Menopause and weight gain
Around the time of menopause is when most women find that losing or maintaining weight becomes more challenging. Body shape can change, with meno belly and a disappearing waistline being two of the most frustrating problems experienced.
However, weight gain, change of body shape, low energy, and low mood are symptoms we do not have to accept as part of perimenopause and menopause.
Can diet help menopause symptoms?
Perimenopause and menopause affect all the cells in our bodies, so we can help control some of the long lists of symptoms of menopause by looking at what we eat. For example, processed carbohydrates like those afternoon biscuits are not well tolerated during this stage of life and are known to make symptoms worse. To best support our bodies, we should aim for a diet that includes plenty of protein and a high intake of vitamin rich vegetables.
How many calories does a menopausal woman need?
The focus should be less on how many calories a menopausal woman needs and more on getting the correct nutrients during menopause. Our intake of nutrients is more important, especially as we are all different. As an example, activity levels will vary from person to person and how much they eat will reflect this.
From the mid thirties, we start to lose muscle, and ensuring enough protein in our diet can help support energy levels and reduce sugar cravings. The focus should be on what to include rather than what to leave out. As we age, we become much less tolerant of highly processed carbohydrates and find what we used to eat now seems to cause weight gain.
Will menopause make me gain weight?
The fluctuations in blood sugar also affect hormones. As women reach midlife, they find it much harder to consume the same level of carbohydrates without putting on weight.
Menopause does not necessarily cause weight gain, but we know it can happen and usually for a couple of reasons. Firstly, menopause is known to disturb our sleep, and we are more likely to crave carbohydrates and sugar after a poor nights sleep.
Secondly, our bodies are clever, and as our bodies lose oestrogen, we can find that we put on fat as fat cells can produce a form of oestrogen.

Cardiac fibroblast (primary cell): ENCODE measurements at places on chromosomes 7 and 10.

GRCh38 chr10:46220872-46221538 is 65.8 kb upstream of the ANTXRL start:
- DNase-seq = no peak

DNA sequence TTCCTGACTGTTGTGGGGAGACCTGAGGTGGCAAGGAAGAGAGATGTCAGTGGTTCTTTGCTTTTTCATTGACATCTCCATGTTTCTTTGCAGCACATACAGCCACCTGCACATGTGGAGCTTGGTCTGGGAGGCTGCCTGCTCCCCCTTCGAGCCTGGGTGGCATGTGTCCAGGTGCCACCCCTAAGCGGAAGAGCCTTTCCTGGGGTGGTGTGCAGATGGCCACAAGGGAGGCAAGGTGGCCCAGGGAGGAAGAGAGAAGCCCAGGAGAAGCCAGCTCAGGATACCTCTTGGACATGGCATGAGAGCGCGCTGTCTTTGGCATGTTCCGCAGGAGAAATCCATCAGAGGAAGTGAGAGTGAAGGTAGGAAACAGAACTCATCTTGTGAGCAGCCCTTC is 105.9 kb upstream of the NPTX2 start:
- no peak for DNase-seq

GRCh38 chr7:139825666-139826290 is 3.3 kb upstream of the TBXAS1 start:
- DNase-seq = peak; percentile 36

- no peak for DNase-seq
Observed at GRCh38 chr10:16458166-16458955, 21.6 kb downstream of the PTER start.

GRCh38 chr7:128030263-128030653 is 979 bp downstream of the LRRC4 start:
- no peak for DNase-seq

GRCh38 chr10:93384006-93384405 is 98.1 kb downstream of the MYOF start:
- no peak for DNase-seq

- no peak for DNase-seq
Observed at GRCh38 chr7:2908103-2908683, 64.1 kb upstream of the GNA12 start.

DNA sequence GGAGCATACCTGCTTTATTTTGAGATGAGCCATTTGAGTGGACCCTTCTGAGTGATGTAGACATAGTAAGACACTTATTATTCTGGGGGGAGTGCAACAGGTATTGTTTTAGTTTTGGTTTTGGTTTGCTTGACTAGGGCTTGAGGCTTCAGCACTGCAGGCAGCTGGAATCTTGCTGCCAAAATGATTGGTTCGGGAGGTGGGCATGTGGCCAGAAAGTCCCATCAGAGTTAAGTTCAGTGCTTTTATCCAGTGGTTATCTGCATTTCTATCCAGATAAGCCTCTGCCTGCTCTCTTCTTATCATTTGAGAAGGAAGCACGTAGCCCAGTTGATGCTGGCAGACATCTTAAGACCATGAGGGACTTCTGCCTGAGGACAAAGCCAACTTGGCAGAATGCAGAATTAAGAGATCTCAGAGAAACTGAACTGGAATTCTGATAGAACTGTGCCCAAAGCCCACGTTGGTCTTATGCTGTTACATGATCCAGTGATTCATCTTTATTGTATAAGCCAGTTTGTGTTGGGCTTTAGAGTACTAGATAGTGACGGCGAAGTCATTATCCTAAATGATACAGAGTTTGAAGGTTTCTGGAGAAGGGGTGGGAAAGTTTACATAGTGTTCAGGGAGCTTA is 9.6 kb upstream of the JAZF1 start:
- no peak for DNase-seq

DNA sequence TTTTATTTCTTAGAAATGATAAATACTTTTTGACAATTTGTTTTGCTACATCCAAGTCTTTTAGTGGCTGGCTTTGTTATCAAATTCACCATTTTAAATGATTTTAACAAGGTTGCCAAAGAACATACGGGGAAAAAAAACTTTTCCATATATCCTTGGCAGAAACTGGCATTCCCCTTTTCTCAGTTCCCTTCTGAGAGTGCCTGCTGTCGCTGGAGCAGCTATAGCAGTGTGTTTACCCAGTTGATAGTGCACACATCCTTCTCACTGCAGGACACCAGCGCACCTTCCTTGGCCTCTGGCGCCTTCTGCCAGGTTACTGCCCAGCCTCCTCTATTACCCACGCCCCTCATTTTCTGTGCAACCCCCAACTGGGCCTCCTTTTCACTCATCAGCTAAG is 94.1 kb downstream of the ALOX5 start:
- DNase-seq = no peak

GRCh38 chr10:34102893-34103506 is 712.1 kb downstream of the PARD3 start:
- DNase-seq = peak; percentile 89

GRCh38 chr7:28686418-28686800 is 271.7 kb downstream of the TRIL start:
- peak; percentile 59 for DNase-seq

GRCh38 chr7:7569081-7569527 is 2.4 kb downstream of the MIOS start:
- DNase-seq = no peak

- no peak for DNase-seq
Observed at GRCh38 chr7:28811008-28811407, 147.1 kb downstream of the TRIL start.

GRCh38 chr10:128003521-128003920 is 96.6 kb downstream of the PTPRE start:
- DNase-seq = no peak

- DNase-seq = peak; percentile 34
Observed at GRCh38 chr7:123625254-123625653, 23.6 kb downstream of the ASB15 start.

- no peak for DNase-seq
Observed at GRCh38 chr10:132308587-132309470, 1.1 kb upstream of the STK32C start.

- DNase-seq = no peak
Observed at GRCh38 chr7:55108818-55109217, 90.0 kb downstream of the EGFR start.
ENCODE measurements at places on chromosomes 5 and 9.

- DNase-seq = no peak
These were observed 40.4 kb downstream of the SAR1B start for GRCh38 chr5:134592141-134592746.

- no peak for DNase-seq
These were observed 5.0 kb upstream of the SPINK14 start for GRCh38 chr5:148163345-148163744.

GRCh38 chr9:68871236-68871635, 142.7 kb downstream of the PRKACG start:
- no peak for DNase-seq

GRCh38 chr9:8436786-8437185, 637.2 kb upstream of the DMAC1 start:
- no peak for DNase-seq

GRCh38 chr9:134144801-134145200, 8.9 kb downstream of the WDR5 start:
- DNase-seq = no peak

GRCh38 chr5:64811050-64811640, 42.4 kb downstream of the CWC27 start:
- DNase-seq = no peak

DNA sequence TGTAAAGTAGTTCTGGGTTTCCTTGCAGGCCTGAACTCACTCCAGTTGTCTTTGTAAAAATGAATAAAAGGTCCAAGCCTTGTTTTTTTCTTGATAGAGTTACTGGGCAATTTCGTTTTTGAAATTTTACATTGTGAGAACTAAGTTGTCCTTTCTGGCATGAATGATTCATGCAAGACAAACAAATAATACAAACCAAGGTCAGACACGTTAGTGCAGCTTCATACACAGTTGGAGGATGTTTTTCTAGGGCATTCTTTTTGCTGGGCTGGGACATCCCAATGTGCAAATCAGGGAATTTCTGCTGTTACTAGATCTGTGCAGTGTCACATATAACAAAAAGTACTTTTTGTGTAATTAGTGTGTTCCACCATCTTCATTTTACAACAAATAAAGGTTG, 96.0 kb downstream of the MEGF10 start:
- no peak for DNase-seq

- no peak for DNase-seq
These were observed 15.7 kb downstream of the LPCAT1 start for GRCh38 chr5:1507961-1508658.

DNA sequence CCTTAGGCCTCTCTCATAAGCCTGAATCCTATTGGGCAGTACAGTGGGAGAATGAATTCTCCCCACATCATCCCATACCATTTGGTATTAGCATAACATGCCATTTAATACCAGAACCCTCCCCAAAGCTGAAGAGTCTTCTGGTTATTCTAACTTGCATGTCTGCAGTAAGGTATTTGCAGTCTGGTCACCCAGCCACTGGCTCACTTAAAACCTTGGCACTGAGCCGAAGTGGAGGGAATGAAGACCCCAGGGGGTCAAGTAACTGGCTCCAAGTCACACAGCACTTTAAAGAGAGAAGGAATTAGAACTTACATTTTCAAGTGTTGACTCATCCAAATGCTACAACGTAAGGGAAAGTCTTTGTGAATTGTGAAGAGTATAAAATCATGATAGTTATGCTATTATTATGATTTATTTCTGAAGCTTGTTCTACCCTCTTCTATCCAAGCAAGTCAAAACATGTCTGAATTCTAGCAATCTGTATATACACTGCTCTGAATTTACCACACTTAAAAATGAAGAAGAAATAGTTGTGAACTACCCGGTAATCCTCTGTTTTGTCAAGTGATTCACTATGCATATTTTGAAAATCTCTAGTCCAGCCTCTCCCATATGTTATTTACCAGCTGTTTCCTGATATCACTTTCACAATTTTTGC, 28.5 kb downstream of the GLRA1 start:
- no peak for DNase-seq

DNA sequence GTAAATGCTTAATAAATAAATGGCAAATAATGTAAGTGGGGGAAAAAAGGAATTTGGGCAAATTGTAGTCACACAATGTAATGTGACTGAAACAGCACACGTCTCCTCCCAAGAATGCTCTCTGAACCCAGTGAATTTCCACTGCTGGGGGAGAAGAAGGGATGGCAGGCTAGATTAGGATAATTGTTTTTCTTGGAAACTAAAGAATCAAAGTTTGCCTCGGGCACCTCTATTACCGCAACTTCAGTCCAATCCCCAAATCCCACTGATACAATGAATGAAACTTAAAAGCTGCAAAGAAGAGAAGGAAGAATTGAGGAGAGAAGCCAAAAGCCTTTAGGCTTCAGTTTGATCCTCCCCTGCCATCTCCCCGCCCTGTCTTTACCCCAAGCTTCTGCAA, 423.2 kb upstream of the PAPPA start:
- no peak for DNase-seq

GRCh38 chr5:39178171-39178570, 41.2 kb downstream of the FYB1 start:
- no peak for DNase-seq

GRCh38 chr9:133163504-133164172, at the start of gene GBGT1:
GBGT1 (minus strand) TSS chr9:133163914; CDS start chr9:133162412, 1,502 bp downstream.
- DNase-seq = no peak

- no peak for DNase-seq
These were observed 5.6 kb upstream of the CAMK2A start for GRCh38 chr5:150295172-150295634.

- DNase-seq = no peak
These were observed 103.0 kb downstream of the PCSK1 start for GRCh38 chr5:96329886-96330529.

Finally, we can be less insulin sensitive and cease to process carbohydrates as well as we used to and can find that we produce too much insulin.
Why does body shape change during menopause?
During menopause, women often complain about weight gain around the middle. Stress can be a contributor at this time, possibly due to dropping hormones or other factors affecting us during midlife. Cortisol (the stress hormone) stimulates fat and carbohydrate metabolism can cause cravings for sweet, fatty, and salty foods.
Also, as oestrogen levels drop, our bodies can increase our fat cells as they can produce a form of oestrogen that our bodies crave.
As muscle supports our body and increases our metabolism, muscle loss is another factor for shape change. When we lose muscle our metabolism slows down, and our fat increases.
3 Day Menopause Reset Plan
The 3 Day Reset Plan is a perimenopause and menopause nutrition eating plan that prioritises the foods that balance blood sugar levels.
The plan is suited for women who are perimenopausal and menopausal and aims to reduce swings in blood sugar, allowing energy levels to become more balanced.
As balancing blood sugar levels reduces cravings, the body is more likely to lose weight and use fat stores as energy – rather than the food just eaten.
Nutritional requirements for women change during perimenopause and menopause. The plan highlights the foods to reduce and the food groups that need increasing to achieve or maintain a healthy weight and body shape.
Most participants who follow the plan lose up to 4lbs over the three days and see and feel a marked improvement in their mood and energy levels.
We designed the eating plan to help women make healthy food choices that help keep minds and bodies healthy during perimenopause, menopause, and beyond.
A member of our team tried out the 3-Day Reset Plan – here is her experience, how she felt afterwards, and how much weight she lost.
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The British Menopause Society
Not all clinics and doctors are recognised as specialists by The British Menopause Society (BMS), the authority for menopause and post-menopausal health in the UK.